Tuesday, September 21, 2010

Clean, Colorful Mist To Provide The Atmosphere For A Celebration.

By James Chen

Simply stated, smoke bombs are fireworks that produce a minimum of sparkle and a whole lot of smoke. The smoke can be sky blue, dark blue, yellow, green, purple, red orange or any combination of those colors.

You can find them sold in stores as smoke balls. These are spherical clay or cardboard gadgets that are sold at pyrotechnics stores. Additionally you will find models that are shaped like candles. The material that ignites is within the bomb itself and there may be holes in the device to allow the smoke to pass through. Shorter versions of the candle-type bomb are the tin-can models more frequently produced for the military.

Similar to the more dangerous versions of the bomb, smoke fireworks contain an oxidant and the fuel for maintaining the flame. The usual oxidant for smoke bombs is potassium nitrate (KNO3). This is a good oxidizing agent because it contains three atoms of oxygen. Sugar is used to fuel the combustion and produce the smoke. Sodium bicarbonate is also a required additive and serves to stabilize the reaction.

The chemical process that takes place involves the transfer of three oxygen atoms from the nitrate to the carbon atoms in the sugar. Heat initializes this reaction. The byproducts of the reaction are potassium carbonate and water, both of which emit white vapors. Additionally, chlorine and CO2 are also produced. Because the reaction itself is kept under control with the presence of sodium bicarbonate, no considerable amount of flame is produced. The smoke itself may be impregnated with multiple colors by the use of dyes which are usually organic in nature.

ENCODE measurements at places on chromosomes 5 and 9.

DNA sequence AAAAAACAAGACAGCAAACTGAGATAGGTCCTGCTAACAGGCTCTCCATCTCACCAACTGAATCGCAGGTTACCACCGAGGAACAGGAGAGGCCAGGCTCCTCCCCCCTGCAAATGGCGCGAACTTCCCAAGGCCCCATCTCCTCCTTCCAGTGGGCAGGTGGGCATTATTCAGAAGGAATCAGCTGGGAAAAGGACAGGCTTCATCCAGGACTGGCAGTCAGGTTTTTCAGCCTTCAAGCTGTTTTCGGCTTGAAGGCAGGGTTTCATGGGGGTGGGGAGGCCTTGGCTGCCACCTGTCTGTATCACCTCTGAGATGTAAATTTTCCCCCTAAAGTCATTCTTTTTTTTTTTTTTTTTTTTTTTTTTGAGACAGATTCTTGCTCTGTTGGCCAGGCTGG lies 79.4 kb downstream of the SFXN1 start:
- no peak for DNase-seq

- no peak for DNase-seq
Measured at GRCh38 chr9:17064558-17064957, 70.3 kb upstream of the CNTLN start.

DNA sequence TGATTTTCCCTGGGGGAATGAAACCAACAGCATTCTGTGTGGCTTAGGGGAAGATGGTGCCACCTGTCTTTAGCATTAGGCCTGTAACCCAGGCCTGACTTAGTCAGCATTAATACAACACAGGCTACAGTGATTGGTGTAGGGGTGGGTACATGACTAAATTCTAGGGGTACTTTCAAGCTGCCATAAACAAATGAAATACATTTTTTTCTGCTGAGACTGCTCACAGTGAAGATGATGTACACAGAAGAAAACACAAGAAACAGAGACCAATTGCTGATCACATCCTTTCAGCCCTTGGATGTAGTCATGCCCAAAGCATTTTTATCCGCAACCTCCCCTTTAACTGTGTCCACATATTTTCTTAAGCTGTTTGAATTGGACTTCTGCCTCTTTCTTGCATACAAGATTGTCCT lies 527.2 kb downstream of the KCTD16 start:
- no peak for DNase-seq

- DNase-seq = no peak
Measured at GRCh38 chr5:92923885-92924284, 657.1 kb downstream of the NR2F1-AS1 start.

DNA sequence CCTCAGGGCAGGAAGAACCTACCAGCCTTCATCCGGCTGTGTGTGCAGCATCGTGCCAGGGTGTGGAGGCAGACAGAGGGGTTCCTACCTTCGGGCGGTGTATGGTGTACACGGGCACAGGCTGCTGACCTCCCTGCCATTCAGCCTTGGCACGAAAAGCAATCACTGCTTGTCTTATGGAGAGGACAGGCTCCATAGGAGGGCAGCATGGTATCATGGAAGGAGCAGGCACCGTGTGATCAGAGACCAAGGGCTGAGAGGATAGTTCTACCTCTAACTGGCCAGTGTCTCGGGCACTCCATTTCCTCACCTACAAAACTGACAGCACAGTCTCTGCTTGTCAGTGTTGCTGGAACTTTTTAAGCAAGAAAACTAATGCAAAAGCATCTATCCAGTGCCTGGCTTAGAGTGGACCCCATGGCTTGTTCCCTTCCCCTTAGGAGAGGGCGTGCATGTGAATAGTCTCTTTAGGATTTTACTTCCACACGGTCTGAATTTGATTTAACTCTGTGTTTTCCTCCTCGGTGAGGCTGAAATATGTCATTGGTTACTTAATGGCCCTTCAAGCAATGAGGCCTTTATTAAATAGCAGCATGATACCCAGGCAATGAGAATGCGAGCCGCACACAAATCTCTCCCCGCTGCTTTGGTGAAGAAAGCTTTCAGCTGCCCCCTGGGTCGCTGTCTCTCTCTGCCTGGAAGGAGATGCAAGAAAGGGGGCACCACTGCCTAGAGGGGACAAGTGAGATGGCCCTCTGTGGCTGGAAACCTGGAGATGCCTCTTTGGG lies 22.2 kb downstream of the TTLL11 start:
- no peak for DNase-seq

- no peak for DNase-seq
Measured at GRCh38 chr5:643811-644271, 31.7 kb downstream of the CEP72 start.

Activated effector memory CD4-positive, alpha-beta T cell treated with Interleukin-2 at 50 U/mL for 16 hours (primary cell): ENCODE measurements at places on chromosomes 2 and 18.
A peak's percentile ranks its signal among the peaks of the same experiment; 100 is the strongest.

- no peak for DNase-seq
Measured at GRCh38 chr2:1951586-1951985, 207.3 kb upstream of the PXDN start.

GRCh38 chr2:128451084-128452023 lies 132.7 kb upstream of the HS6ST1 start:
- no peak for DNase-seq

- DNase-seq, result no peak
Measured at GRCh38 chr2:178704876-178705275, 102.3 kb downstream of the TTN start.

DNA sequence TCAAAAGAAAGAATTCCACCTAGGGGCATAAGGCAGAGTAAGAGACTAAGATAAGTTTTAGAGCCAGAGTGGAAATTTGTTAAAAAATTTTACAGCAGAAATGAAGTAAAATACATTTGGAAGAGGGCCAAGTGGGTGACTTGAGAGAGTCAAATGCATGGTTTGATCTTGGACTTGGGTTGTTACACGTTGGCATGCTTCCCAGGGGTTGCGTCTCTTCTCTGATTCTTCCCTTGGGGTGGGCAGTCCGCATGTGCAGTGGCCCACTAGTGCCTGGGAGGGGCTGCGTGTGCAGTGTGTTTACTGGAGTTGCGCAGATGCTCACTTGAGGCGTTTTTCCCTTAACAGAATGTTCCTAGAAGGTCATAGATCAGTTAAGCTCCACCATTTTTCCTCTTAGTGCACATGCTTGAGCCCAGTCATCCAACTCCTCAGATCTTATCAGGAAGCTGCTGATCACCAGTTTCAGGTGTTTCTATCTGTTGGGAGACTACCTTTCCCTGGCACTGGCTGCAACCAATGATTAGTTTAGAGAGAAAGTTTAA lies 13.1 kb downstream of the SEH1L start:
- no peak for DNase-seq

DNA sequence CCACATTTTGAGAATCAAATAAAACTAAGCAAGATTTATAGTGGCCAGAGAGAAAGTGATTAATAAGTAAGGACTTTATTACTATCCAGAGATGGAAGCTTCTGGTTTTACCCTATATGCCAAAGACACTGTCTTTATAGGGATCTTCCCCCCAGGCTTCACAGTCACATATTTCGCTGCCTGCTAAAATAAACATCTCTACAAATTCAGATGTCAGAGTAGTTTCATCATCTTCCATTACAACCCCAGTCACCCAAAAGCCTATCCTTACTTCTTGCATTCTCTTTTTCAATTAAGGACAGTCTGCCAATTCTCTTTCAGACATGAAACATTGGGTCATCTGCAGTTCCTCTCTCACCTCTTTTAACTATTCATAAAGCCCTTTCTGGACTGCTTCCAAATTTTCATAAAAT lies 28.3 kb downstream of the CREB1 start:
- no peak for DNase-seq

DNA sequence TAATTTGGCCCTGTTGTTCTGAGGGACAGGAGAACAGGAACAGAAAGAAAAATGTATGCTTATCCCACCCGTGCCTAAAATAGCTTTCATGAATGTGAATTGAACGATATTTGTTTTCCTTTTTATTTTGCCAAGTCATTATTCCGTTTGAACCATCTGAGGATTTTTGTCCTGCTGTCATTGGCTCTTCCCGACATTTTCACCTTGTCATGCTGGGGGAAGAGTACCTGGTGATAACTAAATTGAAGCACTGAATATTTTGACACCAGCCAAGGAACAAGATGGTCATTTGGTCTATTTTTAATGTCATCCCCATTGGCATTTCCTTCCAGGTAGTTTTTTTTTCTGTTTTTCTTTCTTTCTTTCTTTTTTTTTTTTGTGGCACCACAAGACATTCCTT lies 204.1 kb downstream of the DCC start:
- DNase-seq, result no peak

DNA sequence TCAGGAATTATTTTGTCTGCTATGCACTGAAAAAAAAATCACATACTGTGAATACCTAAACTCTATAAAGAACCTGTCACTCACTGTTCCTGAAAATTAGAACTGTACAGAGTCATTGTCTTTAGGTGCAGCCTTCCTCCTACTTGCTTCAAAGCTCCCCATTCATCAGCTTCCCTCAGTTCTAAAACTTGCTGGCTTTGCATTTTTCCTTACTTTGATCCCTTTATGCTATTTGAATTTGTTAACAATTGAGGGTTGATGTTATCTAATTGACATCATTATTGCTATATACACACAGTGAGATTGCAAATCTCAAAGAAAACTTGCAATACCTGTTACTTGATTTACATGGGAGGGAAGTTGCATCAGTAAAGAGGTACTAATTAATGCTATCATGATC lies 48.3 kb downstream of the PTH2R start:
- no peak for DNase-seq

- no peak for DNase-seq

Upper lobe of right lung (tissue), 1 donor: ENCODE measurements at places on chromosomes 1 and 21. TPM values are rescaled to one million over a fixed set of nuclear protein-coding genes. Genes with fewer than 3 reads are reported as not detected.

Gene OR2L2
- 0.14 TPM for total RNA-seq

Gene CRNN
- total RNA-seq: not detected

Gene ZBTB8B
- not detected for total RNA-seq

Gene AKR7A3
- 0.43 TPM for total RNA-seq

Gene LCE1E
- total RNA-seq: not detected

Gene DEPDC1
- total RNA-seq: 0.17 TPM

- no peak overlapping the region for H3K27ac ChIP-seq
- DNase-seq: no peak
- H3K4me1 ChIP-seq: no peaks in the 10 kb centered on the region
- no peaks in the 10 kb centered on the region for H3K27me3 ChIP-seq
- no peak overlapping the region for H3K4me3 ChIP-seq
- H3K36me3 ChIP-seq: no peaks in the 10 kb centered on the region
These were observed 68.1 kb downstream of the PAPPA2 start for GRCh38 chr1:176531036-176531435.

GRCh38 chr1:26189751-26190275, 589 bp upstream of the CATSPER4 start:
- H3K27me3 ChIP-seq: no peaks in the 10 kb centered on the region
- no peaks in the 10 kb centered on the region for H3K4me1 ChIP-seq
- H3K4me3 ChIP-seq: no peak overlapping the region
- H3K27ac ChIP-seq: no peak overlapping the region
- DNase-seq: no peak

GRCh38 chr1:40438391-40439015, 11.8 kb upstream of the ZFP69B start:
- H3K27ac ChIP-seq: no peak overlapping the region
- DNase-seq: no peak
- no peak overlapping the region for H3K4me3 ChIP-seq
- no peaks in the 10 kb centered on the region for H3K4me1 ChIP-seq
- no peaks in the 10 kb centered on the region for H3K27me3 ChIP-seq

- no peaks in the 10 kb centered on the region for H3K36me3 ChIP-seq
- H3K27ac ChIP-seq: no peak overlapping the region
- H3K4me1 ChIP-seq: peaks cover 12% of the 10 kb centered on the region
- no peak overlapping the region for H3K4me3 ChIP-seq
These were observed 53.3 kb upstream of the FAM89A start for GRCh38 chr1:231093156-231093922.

The chemical used for making gunpowder is not potassium nitrate. The chlorate of potassium is used for that. Minute quantities of potassium nitrate occur in our food. That is not to say that the substance is edible in considerable quantities. It can cause a burning itch if ingested. It is not poisonous or toxic in the sense that we understand those words.

Although potassium nitrate can easily oxidize materials which come in contact with it, it does not catch or burst into flame. It can, however rust metals and rot fruits. People who are in constant contact with it will have dry and itchy skin. However, no acute danger is associated with it.

The byproducts of the reaction are also quite harmless. Potassium carbonate is used for glazing porcelain and softening water among other things. Naturally, because of the carbon dioxide, these pyrotechnics, like all other forms of smoke can be unhealthy when used without discretion. But since the smoke from these bombs is not really that thick and does not float in concentrated quantities, they present little danger for contributing to global heating.

People find many uses for smoke fireworks. The most prevalent use of these gadgets is for enhancing the mood of celebrations with colored mists. The military uses them as camouflage screens. For this purpose the smoke needs to be really thick. Some games with a military theme, like airsoft and paintball make extensive use of these gadgets too. Likewise, they are employed in theatrical performances to provide the proper mood for certain scenes.

The powder for these bombs may be easily made at home if one has the right ingredients on hand. However, since there are certain risks involved, albeit minimal, it might be a better idea to purchase the ready-made powder off store counters. Just make sure that the store you are getting it from has earned a good reputation from people.


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